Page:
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12499RE: [ANE-2] Re: The World of Achaemenid Persia: History, Art and Society in Iran and the Ancient Near East

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  • Lisbeth S. Fried
    May 25, 2010
    • 0 Attachment
      Dear Clark,

      I don't know what you consider to be "material evidence." We have
      inscriptions which yield numerous Persian names overseeing canals, etc. in
      Babylon - see the work of Dandamaev. Thousands of contracts and receipts
      from Mesopotamia are dated according to the Persian kings. We now have an
      archive from the satrap of Bactria containing copies of letters to a
      governor of his in a city on the border of present-day Afghanistan dated to
      the years of Artaxerxes (III). The difficulty is that people began to use
      perishable papyri rather than clay tablets, but we have enough anyway to
      confirm the Greek texts.



      Liz



      Lisbeth S. Fried, Ph.D.

      Department of Near Eastern Studies

      and the Frankel Center for Judaic Studies

      University of Michigan

      202 S. Thayer -- Room 4111

      Ann Arbor, MI 48104

      www.lizfried.com <http://www.lizfried.com/>





      _____

      From: ANE-2@yahoogroups.com [mailto:ANE-2@yahoogroups.com] On Behalf Of
      Graham Hagens
      Sent: Friday, May 21, 2010 1:54 PM
      To: ANE-2@yahoogroups.com
      Subject: Re: [ANE-2] Re: The World of Achaemenid Persia: History, Art and
      Society in Iran and the Ancient Near East





      It is not very good, and much evidence is literary, second or third hand.
      However most historians of the Achaemenid period concede that there was a
      Persian 'presence' in the northern Indian sub-continent west of the Indus
      from the time of Darius. Including Briant (2002: 756): 'The reality of
      Achaemenid power in the countries on the west bank of the Indus can hardly
      be doubted. Archaeology also appears to support those sources which
      identified Taxila as one of the capitals of Gandhara.

      Most importantly however, the existence of a Persian presence in Gandhara,
      an important centre of Vedic, Upanishadic and Hindu culture, would help
      clarify how ideas were exchanged between East and West during the so called
      Axial Age. The mechanism of this process has long been something of a
      mystery.

      Graham Hagens
      Hamilton, Ontario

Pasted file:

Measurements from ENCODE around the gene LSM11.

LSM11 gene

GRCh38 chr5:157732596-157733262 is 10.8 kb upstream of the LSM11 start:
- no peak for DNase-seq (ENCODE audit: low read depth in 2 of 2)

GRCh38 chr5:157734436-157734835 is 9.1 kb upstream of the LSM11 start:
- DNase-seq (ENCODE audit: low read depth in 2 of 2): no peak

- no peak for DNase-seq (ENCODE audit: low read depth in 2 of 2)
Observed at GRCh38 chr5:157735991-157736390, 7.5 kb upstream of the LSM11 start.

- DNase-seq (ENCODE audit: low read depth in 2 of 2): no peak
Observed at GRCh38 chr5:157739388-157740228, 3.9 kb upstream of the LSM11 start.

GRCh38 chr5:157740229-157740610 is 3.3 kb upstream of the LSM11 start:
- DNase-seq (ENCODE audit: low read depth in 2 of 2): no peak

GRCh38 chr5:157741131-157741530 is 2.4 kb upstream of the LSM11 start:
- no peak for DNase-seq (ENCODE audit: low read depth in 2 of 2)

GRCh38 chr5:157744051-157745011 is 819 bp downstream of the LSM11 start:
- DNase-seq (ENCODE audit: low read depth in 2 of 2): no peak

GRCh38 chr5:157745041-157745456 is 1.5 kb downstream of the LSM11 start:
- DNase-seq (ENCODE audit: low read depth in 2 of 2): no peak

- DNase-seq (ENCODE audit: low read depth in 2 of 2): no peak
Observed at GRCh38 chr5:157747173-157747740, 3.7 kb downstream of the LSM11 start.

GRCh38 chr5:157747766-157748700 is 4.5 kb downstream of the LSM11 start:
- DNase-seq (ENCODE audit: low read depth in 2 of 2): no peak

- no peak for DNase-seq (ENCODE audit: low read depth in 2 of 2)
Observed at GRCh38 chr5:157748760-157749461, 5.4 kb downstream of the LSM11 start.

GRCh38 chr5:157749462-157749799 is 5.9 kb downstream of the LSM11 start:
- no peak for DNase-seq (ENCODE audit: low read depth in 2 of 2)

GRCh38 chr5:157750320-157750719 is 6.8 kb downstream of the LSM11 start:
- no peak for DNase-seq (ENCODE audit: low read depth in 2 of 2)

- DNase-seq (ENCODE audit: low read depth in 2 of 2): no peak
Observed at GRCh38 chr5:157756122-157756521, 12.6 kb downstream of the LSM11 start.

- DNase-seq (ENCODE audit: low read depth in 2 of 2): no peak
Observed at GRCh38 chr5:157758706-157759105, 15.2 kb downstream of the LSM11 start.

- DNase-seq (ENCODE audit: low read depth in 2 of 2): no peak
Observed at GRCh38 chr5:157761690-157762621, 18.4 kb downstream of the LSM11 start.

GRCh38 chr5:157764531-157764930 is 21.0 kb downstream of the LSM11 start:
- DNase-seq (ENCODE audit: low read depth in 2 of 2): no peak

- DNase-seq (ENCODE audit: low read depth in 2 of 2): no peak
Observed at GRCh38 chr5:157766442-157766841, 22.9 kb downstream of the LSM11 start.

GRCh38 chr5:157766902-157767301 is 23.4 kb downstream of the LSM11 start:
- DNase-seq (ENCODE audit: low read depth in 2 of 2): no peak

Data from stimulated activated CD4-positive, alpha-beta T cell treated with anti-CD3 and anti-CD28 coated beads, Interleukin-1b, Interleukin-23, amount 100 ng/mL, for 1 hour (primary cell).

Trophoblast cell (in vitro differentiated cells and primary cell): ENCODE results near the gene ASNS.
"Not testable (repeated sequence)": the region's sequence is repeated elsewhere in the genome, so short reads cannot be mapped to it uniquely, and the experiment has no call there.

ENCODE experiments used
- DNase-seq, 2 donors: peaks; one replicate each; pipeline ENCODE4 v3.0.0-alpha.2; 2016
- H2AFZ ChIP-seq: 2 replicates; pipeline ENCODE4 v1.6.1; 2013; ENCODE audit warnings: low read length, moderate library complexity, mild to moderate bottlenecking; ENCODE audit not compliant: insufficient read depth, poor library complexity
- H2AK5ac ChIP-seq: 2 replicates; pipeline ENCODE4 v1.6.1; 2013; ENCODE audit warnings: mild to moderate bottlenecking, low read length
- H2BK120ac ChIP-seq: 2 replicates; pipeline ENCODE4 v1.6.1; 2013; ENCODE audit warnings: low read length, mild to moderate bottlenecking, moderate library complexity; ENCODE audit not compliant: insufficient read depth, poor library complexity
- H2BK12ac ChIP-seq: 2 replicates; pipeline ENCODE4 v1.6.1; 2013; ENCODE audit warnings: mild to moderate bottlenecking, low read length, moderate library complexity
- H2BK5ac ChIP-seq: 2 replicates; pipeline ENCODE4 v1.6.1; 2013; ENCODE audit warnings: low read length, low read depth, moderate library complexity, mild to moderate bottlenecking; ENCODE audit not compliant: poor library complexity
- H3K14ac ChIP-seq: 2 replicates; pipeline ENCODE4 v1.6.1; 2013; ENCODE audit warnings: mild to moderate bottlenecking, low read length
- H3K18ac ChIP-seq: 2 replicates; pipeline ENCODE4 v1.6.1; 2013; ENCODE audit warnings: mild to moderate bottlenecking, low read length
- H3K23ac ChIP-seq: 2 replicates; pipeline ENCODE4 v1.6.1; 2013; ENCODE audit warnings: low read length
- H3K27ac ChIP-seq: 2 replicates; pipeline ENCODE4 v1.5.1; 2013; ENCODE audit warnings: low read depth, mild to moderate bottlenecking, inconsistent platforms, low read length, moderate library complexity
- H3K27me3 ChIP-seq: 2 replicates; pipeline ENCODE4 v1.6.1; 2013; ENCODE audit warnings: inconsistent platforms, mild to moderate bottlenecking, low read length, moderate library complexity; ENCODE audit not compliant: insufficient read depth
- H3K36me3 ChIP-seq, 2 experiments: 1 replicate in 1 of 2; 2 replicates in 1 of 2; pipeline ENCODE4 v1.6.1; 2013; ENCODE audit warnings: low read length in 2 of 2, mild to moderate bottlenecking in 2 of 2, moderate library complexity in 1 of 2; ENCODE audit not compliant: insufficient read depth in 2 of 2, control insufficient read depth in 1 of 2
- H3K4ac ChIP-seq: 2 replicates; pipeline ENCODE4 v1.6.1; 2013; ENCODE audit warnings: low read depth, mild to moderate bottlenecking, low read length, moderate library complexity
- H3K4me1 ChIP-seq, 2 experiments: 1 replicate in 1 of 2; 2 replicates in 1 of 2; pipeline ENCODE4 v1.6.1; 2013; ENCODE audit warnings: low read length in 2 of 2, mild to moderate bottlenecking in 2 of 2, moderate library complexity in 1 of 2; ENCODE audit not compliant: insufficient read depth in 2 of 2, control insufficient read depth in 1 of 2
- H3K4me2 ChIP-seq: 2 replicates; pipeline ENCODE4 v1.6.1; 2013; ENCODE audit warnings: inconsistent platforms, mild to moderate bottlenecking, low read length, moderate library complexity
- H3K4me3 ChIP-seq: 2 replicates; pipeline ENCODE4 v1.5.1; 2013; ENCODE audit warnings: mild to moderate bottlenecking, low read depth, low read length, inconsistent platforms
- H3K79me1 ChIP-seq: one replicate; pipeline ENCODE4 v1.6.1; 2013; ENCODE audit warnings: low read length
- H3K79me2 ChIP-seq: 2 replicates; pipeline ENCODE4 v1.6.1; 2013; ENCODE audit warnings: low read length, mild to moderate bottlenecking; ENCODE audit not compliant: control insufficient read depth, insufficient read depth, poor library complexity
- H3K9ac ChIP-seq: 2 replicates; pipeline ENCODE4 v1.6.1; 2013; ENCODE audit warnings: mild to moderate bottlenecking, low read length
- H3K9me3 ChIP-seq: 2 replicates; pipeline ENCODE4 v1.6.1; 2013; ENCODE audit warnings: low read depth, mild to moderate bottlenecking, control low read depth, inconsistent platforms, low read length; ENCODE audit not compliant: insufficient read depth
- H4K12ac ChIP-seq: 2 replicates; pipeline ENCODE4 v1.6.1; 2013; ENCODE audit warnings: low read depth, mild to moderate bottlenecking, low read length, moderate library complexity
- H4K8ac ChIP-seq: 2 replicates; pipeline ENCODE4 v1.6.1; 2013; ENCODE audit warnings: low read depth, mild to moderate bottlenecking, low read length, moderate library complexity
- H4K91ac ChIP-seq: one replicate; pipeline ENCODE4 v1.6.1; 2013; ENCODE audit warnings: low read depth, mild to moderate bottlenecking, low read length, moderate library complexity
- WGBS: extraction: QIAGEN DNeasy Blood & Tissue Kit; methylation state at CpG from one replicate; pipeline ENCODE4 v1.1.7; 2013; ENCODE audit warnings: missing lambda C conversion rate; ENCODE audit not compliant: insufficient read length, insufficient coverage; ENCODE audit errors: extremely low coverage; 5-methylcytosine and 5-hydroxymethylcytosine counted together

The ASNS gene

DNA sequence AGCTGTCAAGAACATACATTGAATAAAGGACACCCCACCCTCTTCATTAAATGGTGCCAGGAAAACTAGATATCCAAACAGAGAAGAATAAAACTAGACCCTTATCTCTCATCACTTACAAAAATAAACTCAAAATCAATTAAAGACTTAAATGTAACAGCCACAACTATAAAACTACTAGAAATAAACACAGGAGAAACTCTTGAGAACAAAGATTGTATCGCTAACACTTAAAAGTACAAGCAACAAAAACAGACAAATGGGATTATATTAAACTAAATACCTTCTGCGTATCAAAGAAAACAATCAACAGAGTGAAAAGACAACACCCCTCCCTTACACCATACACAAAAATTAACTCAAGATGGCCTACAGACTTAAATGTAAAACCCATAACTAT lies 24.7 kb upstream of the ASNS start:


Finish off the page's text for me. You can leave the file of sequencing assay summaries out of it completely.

--- On Mon, 5/17/10, Clark Whelton <cwhelton@...
      <mailto:cwhelton%40mindspring.com> > wrote:

      From: Clark Whelton <cwhelton@...
      <mailto:cwhelton%40mindspring.com> >
      Subject: Re: [ANE-2] Re: The World of Achaemenid Persia: History, Art and
      Society in Iran and the Ancient Near East
      To: ANE-2@yahoogroups.com <mailto:ANE-2%40yahoogroups.com>
      Date: Monday, May 17, 2010, 12:35 PM



      Subject: [ANE-2] Re: The World of Achaemenid Persia: History, Art and
      Society in Iran and the Ancient Near East

      Graham Hagens wrote:

      >>>>>>>>Thanks for this Liz. I look forward to getting a copy.
      That two century Achaemenid period was arguably one of the most creative in
      the long history of what we like to call civilization.
      In a forthcoming article in the classics journal Mouseion I argue that the
      Achaemenid satrapies in Gandhara played a pivotal role in the emergence of
      western and eastern (Greek, Buddhist, Upanishad, Jain) philosophies.
      Syncretic evidence supports the seldom cited 5th century BCE chronology of
      Siddartha Gautama and major Upanishad teachers suggesting that they like
      Herodotus, Democritus, Isaiah II/III, Nehemiah etc. were all at one time
      subjects of the same empire, and enjoyed similar degress of freedom to
      explore new ideas.

      As noted before on ANE, material evidence of the Persian Empire is missing
      in the archaeological records of Assyria and the Indus, two satrapies cited
      by Herodotus as producers of great wealth for the Persian treasury. What
      material evidence in there in Gandhara of the people who lived and worked
      there under Persian rule?

      Clark Whelton
      New York

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